The investigation widened.  Soon another young woman was accused, a 20-year-old Irish servant named Penelope Kenny.  Penelope lied at first, but then confessed that she had given birth to a boy on a Wednesday morning and had put him alive into a tub in her master’s cellar, and on the following Friday night, threw the body into the river.

This sensational revelation apparently shifted the focus from the mother of the child in the well, whose identity was still unrevealed.  But the incensed community apparently had enough of what they sought.  Both Sarah Simpson and Penelope Kenny were jailed.  On August 31, 1739, after a long and difficult trial, a jury of “twelve good and lawful men” found both women guilty of “feloniously concealing the death of a… infant bastard child.”  The penalty was for both to be “hanged up by the Neck until her body be dead”.  This sentence was appealed to Governor Belcher, who granted a postponement for about six weeks.

A pastor was assigned to each imprisoned woman.  Sarah Simpson repented of her lack of church attendance during her marriage, which the pastor noted, very often leads to the committing of capital crimes.  On December 27, 1739, the delay of execution ran out.  Rev. William Shurtleff preached what appears to be almost an hour-long sermon on the mile-long walk from the prison to the gallows.  His sermon, “The Faith and Prayer of a Dying Malefactor”, can be found here: http://quod.lib.umich.edu/e/evans/N03751.0001.001?view=toc

Sarah Simpson and Penelope Kenny were hanged in the public square at Portsmouth in front of a large crowd, the first executions in New Hampshire.  Apparently neither Sarah nor Penelope ever named the man who fathered her child.

Christopher Benedetto’s carefully researched and wonderfully told account of this sad affair can be found in his 2006 monograph, “A Warning to All Others,” which was published by the New England Historic Genealogical Society.  Here is a link to his piece:

http://www.seacoastnh.com/Places-and-Events/NH-History/first-women-executed-in-nh/?showall=1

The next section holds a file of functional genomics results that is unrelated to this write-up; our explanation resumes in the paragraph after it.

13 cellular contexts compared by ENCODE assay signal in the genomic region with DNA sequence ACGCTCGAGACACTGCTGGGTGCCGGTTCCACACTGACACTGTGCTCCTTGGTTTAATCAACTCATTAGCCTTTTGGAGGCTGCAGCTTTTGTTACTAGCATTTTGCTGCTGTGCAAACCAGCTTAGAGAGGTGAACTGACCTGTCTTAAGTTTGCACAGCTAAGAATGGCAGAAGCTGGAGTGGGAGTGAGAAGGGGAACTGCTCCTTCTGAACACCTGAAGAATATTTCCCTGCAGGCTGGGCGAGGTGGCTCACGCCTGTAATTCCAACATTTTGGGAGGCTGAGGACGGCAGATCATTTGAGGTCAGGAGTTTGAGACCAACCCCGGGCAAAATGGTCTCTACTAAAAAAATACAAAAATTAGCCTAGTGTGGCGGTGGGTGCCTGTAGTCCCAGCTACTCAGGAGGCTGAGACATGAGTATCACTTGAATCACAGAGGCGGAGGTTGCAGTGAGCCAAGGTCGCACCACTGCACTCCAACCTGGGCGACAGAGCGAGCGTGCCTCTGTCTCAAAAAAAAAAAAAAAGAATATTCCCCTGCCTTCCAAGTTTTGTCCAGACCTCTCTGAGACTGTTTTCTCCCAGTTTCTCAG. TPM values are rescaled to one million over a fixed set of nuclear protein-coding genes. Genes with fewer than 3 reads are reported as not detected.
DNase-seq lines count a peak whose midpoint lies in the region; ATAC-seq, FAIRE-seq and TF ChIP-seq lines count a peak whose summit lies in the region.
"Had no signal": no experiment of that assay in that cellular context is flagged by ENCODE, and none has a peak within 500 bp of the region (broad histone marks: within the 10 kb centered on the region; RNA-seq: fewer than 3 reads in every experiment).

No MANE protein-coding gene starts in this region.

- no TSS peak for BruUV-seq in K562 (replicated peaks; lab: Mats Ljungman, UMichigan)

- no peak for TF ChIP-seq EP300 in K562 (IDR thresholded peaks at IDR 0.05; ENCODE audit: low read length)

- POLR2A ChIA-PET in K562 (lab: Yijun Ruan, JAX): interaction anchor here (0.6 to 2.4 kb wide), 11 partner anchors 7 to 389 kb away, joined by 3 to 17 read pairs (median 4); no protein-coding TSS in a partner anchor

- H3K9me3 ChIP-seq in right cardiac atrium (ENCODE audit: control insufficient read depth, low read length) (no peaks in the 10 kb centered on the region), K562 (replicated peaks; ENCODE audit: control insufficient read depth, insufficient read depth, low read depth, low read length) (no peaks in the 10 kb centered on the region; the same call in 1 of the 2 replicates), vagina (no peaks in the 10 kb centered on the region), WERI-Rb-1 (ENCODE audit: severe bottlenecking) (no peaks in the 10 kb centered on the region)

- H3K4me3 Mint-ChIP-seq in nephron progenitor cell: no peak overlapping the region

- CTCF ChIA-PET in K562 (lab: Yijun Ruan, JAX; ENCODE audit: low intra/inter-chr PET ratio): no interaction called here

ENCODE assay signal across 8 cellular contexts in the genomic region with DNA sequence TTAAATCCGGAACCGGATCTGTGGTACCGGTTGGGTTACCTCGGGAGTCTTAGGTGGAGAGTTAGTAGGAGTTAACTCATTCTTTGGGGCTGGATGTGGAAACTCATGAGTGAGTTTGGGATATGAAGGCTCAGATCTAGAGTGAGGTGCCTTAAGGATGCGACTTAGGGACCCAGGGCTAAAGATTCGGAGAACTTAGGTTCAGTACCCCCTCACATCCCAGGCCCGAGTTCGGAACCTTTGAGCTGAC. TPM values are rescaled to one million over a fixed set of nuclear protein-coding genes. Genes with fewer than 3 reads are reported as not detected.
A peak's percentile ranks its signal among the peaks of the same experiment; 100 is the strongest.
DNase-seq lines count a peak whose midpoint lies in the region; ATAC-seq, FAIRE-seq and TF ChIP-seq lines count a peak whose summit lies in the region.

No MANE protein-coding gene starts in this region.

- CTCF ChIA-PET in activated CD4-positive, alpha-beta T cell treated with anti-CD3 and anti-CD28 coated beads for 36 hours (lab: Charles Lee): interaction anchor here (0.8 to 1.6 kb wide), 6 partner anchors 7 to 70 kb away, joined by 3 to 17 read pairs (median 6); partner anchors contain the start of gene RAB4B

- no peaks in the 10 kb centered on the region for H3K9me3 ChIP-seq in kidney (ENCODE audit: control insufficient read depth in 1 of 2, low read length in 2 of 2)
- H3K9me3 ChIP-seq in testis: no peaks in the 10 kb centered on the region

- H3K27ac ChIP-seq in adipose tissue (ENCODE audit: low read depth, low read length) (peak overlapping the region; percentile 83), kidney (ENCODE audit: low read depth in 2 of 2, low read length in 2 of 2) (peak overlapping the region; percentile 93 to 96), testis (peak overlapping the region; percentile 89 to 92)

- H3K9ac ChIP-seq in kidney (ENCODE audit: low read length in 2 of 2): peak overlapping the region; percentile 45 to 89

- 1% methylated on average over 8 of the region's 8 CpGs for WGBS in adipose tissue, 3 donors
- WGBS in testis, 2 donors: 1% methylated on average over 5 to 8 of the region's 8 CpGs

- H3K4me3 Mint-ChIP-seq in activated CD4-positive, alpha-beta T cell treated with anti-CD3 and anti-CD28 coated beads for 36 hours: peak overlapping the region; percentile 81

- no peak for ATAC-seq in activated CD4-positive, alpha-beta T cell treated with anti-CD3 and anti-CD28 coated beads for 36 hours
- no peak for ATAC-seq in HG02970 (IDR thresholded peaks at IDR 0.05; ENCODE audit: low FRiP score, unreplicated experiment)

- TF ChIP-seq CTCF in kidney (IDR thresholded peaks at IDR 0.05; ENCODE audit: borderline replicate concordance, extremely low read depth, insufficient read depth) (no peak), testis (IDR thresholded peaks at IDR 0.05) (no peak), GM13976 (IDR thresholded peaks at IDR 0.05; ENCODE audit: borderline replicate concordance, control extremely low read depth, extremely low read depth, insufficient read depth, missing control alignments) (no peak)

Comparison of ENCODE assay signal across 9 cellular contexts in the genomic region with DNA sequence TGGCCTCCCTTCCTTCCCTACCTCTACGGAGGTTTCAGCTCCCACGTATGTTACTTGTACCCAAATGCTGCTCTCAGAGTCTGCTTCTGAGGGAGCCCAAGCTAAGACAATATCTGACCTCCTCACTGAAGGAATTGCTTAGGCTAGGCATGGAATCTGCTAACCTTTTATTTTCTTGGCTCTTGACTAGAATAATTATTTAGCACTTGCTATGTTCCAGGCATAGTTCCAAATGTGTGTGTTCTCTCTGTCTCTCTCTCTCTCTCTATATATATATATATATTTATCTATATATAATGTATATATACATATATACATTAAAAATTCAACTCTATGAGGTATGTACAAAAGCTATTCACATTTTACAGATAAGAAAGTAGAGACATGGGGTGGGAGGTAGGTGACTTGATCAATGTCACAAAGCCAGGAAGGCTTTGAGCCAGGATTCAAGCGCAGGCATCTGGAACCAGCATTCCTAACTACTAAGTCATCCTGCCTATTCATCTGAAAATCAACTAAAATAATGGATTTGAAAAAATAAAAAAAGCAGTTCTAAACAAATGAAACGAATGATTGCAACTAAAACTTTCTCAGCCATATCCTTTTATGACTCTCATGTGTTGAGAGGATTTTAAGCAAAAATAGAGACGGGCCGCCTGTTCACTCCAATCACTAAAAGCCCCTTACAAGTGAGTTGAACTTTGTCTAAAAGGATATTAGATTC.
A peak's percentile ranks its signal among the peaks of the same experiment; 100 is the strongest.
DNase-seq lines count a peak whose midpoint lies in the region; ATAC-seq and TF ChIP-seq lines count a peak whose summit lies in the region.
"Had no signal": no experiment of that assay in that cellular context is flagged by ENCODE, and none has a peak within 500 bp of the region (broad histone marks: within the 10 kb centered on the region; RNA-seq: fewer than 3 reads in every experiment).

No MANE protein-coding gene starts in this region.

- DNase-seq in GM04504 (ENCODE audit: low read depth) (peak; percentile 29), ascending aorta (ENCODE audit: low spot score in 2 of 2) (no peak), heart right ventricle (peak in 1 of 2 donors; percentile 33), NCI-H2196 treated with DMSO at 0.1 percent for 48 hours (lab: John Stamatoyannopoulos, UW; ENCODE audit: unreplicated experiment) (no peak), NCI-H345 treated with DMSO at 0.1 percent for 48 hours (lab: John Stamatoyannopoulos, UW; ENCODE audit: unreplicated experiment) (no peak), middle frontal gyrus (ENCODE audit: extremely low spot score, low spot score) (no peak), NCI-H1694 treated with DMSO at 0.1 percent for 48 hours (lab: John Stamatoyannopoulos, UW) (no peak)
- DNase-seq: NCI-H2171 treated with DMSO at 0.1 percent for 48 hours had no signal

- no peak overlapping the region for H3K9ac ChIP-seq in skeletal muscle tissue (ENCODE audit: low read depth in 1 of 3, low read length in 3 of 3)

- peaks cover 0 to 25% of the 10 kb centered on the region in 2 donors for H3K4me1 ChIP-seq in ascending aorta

An echo across generations
Whether Patrick Jameson’s heinous act in 1669 in some way played a part in the tragedy that unfolded seventy years later we cannot know.  But Grace Roberts’ daughters and granddaughter most likely knew of their loved one’s rape as a little girl and of the two children she bore outside of wedlock while she was yet in her teens.  Two of her daughters and one of her granddaughters also gave birth to children out of wedlock.  For Grace’s daughters Hannah and Mary, this probably caused trouble for them and their children at the hands of moral society.  For Grace’s granddaughter Sarah Simpson, it cost her life.

Sources:
GDMNH Genealogical Dictionary of Maine and New Hampshire, Noyes, Libby, and Davis, Portland, Maine: The Southworth-Anthoensen Press, 1928-1939, pp. 210, 274, 313, 374, 501, 557, 589.
HTDNH History of the Town of Durham, New Hampshire, vol. 1, Everett S. Stackpole and Lucien Thompson, 1913, pp. 48, 68-69, 80, 85-86, 171, 219.
NHCR New Hampshire Court Records 1640-1692, vol. 40, Ed. Otis G. Hammond, The State of New Hampshire, 1943, pp. 246-248, 261, 390-391.
“The Faith and Prayer of a Dying Malefactor”, William Shurtleff, December 27, 1739. http://quod.lib.umich.edu/e/evans/N03751.0001.001?view=toc
“A Warning to All Others”, Christopher Benedetto. http://www.seacoastnh.com/Places-and-Events/NH-History/first-women-executed-in-nh/?showall=1

B. Craig Stinson
August 17, 2016